By Anna Roberts

Consumer prices dipped in February– largely due to dwindling gas prices– however important elements like housing costs and medical expenses rose healthily last month, indicating that inflation could still be on the rise.

Figures went down this month by 0.2 percent, compared to January, when the rate had held steady at zero since December. It’s been slow going, but pressure has been building and inflation looks to be on the rise overall.

The report, released by the Bureau of Labor Statistics on Mar. 16, tracks everything American consumers buy, from car payments to a new pair of shoes. Core prices, without the unpredictable costs of food and energy, rose 2.3 percent in the last 12 months, which is the biggest increase since May 2012.

Percent Change Month to Month

Consumer Price Index: Core v. All Items Index, Percent Change Month to Month

“The real story of this report will be the evident firming in underlying inflation momentum,” wrote Millan Mulraine, Deputy Head of US Research and Strategy at TD Securities, in his monthly contribution to TD Securities Dataflash. “The surprising gain in core inflation marks the second consecutive month of above-average core prices.”

Economists and the Federal Reserve are looking for a steady boost in inflation to confirm that the economy is strong enough to handle interest rate increases. With unemployment holding firmly at 4.9 percent in February and 242,000 jobs created, it’s becoming clear that Americans are feeling more economically secure. However, the Fed seems to be waiting for consistent good news on the health of the economy to start raising interest rates– consumer prices are a crucial indication of strength.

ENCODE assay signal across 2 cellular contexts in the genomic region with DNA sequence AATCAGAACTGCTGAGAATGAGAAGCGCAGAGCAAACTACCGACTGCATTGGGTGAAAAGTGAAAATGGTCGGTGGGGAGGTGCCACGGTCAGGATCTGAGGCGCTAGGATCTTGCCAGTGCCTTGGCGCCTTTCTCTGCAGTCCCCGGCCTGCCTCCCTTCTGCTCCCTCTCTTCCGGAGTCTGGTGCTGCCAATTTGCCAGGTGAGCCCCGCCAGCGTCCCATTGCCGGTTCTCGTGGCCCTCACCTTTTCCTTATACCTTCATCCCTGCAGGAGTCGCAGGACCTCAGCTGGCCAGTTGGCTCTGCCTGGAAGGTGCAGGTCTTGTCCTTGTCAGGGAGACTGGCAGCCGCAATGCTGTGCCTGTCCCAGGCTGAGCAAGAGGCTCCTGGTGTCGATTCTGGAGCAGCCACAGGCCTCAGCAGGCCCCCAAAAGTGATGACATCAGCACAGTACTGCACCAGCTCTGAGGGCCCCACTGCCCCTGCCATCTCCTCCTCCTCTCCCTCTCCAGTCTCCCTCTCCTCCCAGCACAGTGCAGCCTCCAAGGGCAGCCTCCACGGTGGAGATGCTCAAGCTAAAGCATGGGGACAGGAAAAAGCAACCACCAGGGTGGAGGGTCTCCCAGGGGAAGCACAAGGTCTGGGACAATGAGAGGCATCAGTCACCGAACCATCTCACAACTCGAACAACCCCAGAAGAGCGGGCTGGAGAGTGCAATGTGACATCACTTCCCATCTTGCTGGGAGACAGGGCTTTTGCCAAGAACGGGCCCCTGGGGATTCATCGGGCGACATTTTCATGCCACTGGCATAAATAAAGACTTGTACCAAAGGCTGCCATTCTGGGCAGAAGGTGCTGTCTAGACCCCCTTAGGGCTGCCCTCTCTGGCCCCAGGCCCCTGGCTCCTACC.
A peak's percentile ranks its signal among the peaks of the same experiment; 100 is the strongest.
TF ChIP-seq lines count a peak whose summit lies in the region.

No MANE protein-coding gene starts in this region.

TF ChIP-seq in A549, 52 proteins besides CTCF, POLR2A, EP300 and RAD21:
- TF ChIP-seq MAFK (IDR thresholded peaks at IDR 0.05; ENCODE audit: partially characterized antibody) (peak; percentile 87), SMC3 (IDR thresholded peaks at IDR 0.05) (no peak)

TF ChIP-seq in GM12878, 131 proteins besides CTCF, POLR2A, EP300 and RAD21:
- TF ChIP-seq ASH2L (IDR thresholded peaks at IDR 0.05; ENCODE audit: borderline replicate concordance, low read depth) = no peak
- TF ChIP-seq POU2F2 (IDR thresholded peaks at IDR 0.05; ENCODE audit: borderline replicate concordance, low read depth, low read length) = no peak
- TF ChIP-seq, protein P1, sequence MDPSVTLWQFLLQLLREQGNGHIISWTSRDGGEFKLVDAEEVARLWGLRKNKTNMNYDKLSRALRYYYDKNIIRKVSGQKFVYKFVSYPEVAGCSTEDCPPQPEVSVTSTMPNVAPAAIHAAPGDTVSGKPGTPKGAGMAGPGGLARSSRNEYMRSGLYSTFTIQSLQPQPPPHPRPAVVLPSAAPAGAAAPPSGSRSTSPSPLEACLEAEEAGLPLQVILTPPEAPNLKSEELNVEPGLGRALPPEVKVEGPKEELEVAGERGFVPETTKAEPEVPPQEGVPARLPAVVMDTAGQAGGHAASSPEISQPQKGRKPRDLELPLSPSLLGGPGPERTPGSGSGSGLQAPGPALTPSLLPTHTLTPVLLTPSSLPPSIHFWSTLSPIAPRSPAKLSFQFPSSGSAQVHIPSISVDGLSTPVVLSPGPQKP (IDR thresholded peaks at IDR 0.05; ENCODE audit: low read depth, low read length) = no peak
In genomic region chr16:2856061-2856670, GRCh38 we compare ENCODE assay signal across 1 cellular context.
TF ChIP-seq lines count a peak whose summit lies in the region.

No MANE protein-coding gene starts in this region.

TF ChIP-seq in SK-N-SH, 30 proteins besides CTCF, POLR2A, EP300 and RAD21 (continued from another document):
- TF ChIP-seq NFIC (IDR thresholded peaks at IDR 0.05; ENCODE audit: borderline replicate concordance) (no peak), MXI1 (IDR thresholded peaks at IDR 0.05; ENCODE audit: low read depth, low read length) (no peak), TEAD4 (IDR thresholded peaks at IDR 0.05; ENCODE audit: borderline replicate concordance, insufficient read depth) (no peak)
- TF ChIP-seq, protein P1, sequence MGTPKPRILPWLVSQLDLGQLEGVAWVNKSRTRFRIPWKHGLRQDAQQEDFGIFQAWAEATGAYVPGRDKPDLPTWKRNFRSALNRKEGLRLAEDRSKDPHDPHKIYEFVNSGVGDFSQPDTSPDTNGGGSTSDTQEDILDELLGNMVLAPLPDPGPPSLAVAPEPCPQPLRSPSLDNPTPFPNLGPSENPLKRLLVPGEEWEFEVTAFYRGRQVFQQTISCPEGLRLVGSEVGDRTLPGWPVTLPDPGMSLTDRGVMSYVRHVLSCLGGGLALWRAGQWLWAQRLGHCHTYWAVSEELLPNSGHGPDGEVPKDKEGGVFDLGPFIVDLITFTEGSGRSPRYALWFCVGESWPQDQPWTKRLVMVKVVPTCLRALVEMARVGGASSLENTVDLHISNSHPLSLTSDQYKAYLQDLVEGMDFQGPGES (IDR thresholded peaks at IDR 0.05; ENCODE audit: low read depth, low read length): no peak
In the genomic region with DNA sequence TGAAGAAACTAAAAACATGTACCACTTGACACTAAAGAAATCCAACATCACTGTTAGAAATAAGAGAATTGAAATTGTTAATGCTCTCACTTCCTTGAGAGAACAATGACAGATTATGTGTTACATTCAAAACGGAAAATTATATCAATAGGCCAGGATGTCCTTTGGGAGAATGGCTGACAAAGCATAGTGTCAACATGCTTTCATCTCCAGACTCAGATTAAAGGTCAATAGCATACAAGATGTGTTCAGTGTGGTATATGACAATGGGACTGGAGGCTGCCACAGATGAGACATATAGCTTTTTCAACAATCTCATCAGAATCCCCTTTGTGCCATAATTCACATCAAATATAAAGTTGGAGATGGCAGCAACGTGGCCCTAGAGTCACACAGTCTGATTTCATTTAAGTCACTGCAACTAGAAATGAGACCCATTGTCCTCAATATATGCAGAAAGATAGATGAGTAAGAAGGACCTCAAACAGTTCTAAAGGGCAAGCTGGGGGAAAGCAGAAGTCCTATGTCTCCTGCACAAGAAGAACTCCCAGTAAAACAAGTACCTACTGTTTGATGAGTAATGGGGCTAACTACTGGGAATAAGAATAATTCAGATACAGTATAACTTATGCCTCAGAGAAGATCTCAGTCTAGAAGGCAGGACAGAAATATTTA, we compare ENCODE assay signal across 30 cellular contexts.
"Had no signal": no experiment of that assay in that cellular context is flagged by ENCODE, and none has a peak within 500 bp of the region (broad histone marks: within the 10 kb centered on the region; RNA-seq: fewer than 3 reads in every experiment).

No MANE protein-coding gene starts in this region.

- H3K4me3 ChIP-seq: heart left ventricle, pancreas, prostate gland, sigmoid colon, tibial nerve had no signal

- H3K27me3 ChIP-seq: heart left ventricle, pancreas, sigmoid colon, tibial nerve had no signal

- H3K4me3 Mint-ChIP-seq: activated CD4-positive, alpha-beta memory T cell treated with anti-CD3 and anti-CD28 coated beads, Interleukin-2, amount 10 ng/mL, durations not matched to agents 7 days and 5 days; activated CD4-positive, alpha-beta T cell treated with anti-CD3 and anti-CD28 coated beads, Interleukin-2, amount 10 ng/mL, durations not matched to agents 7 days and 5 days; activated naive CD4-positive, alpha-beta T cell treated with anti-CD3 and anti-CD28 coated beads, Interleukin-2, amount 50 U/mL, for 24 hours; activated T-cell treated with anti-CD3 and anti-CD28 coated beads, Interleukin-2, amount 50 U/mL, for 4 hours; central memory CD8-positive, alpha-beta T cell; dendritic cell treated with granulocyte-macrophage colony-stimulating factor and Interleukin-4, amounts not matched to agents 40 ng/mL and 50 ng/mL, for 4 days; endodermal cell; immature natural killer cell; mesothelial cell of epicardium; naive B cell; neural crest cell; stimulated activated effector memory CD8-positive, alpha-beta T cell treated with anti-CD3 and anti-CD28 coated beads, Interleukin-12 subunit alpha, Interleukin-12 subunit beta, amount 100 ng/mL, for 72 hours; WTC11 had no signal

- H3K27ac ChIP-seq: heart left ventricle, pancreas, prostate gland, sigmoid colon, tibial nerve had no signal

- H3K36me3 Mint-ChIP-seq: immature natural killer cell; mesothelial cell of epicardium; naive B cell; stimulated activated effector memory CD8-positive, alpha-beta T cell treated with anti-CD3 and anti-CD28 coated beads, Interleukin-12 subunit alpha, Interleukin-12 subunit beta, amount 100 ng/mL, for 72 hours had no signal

In last last 12 months, inflation has risen at a one percent rate. Still, not at the Fed’s preferred two percent rate, but Mulraine is confident that the Fed will “stay on the sidelines” and wait to raise rates until June. The results of this report were impressive, Mulraine said and bode well for the economy.

Food and energy costs are consistently volatile, thus the core price index is a more accurate representation of overall prices, since it doesn’t include those two unwieldy factors. The energy index, seasonally adjusted, dropped six percent, caused by a cliff-dive in the gas index of 13 percent.

The index for all items less food and energy rose 0.3 percent again in February, as in January. This increase was driven by price spikes in home and rental costs, clothing, and medical care. Save for cheaper oil, the most important prices to the average consumer are ticking upwards and have been chugging along consistently for the past few months.

The apparel index rose 1.6 percent this month, it’s largest jump since February of 2009.

Shelter costs, that’s rent and mortgage payments, jumped by 0.3 percent this month, the same increase seen in the January report.

The medical care index rose by 0.5 percent in February, identical to the prior month’s rate, driven by a sharp uptick in prescription drugs prices, of 0.9 percent. Over the last year, medical care services rose by 3.9 percent, a steep increase.

Vella Petrova, 25, is an actress living in New York City. Since leaving college four years ago, her health insurance coverage has been inconsistent, making it harder for her to afford medication. Since 2012, Petrova has been prescribed Sumadan, a medicated facial cleanser for treating acne and rosacea.

The first time she was prescribed the medication, the brand name cleanser cost around $350 without insurance. Four years later, the price of the drug has tripled to more than $1,000 for a 16 ounce bottle. When she used the less expensive generic version, it wasn’t as effective. This month when she tried to get a new prescription, she was priced out of her ability to buy the drug.

“I’m not a union actor so the job I have that actually pays my bills is not in an office or 40 hours a week. I’m not going to be on any company’s health insurance,” she said. “The only plans I can afford on my own don’t cover Sumadan, so I either have to buy the generic or nothing.”